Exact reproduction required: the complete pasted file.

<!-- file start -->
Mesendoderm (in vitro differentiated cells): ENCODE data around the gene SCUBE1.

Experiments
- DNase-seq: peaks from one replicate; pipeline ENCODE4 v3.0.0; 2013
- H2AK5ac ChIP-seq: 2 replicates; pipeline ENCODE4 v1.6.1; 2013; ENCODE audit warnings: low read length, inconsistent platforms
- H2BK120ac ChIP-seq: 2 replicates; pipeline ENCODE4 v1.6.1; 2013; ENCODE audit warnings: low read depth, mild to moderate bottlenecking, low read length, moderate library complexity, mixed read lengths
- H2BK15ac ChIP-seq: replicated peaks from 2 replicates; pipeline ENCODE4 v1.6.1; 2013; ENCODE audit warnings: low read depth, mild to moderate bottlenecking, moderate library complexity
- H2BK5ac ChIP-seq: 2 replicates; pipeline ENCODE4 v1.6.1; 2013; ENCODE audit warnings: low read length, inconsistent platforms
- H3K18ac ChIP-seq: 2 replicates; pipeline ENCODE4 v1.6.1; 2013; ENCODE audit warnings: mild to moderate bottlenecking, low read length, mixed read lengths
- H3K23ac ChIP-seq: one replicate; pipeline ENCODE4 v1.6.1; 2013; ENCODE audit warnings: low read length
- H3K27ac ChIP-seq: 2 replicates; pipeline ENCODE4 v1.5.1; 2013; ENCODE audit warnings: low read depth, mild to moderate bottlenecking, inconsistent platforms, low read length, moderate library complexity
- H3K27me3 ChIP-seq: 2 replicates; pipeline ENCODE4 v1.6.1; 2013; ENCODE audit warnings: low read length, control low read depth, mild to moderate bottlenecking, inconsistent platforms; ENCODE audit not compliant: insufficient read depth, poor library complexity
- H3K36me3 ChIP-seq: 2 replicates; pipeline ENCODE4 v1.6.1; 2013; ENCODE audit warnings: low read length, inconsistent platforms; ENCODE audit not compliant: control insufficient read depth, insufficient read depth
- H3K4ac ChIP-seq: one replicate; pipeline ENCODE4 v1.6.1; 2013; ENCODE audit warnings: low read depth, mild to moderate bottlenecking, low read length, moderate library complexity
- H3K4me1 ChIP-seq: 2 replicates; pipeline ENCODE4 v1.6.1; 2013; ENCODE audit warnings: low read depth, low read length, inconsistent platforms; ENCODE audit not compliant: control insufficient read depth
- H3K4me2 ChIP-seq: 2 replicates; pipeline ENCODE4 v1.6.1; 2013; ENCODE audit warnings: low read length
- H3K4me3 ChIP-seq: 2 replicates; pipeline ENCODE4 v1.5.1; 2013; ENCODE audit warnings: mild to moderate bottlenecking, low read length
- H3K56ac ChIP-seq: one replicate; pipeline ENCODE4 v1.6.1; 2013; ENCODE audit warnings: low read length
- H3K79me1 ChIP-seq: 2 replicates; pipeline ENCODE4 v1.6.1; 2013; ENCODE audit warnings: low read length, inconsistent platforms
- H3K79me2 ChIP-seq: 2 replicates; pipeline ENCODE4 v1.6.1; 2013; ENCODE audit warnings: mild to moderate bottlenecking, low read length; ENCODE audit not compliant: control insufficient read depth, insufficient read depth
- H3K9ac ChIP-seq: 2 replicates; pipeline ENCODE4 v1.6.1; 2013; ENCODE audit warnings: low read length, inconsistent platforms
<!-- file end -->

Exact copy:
Mesendoderm (in vitro differentiated cells): ENCODE data around the gene SCUBE1.

Experiments
- DNase-seq: peaks from one replicate; pipeline ENCODE4 v3.0.0; 2013
- H2AK5ac ChIP-seq: 2 replicates; pipeline ENCODE4 v1.6.1; 2013; ENCODE audit warnings: low read length, inconsistent platforms
- H2BK120ac ChIP-seq: 2 replicates; pipeline ENCODE4 v1.6.1; 2013; ENCODE audit warnings: low read depth, mild to moderate bottlenecking, low read length, moderate library complexity, mixed read lengths
- H2BK15ac ChIP-seq: replicated peaks from 2 replicates; pipeline ENCODE4 v1.6.1; 2013; ENCODE audit warnings: low read depth, mild to moderate bottlenecking, moderate library complexity
- H2BK5ac ChIP-seq: 2 replicates; pipeline ENCODE4 v1.6.1; 2013; ENCODE audit warnings: low read length, inconsistent platforms
- H3K18ac ChIP-seq: 2 replicates; pipeline ENCODE4 v1.6.1; 2013; ENCODE audit warnings: mild to moderate bottlenecking, low read length, mixed read lengths
- H3K23ac ChIP-seq: one replicate; pipeline ENCODE4 v1.6.1; 2013; ENCODE audit warnings: low read length
- H3K27ac ChIP-seq: 2 replicates; pipeline ENCODE4 v1.5.1; 2013; ENCODE audit warnings: low read depth, mild to moderate bottlenecking, inconsistent platforms, low read length, moderate library complexity
- H3K27me3 ChIP-seq: 2 replicates; pipeline ENCODE4 v1.6.1; 2013; ENCODE audit warnings: low read length, control low read depth, mild to moderate bottlenecking, inconsistent platforms; ENCODE audit not compliant: insufficient read depth, poor library complexity
- H3K36me3 ChIP-seq: 2 replicates; pipeline ENCODE4 v1.6.1; 2013; ENCODE audit warnings: low read length, inconsistent platforms; ENCODE audit not compliant: control insufficient read depth, insufficient read depth
- H3K4ac ChIP-seq: one replicate; pipeline ENCODE4 v1.6.1; 2013; ENCODE audit warnings: low read depth, mild to moderate bottlenecking, low read length, moderate library complexity
- H3K4me1 ChIP-seq: 2 replicates; pipeline ENCODE4 v1.6.1; 2013; ENCODE audit warnings: low read depth, low read length, inconsistent platforms; ENCODE audit not compliant: control insufficient read depth
- H3K4me2 ChIP-seq: 2 replicates; pipeline ENCODE4 v1.6.1; 2013; ENCODE audit warnings: low read length
- H3K4me3 ChIP-seq: 2 replicates; pipeline ENCODE4 v1.5.1; 2013; ENCODE audit warnings: mild to moderate bottlenecking, low read length
- H3K56ac ChIP-seq: one replicate; pipeline ENCODE4 v1.6.1; 2013; ENCODE audit warnings: low read length
- H3K79me1 ChIP-seq: 2 replicates; pipeline ENCODE4 v1.6.1; 2013; ENCODE audit warnings: low read length, inconsistent platforms
- H3K79me2 ChIP-seq: 2 replicates; pipeline ENCODE4 v1.6.1; 2013; ENCODE audit warnings: mild to moderate bottlenecking, low read length; ENCODE audit not compliant: control insufficient read depth, insufficient read depth
- H3K9ac ChIP-seq: 2 replicates; pipeline ENCODE4 v1.6.1; 2013; ENCODE audit warnings: low read length, inconsistent platforms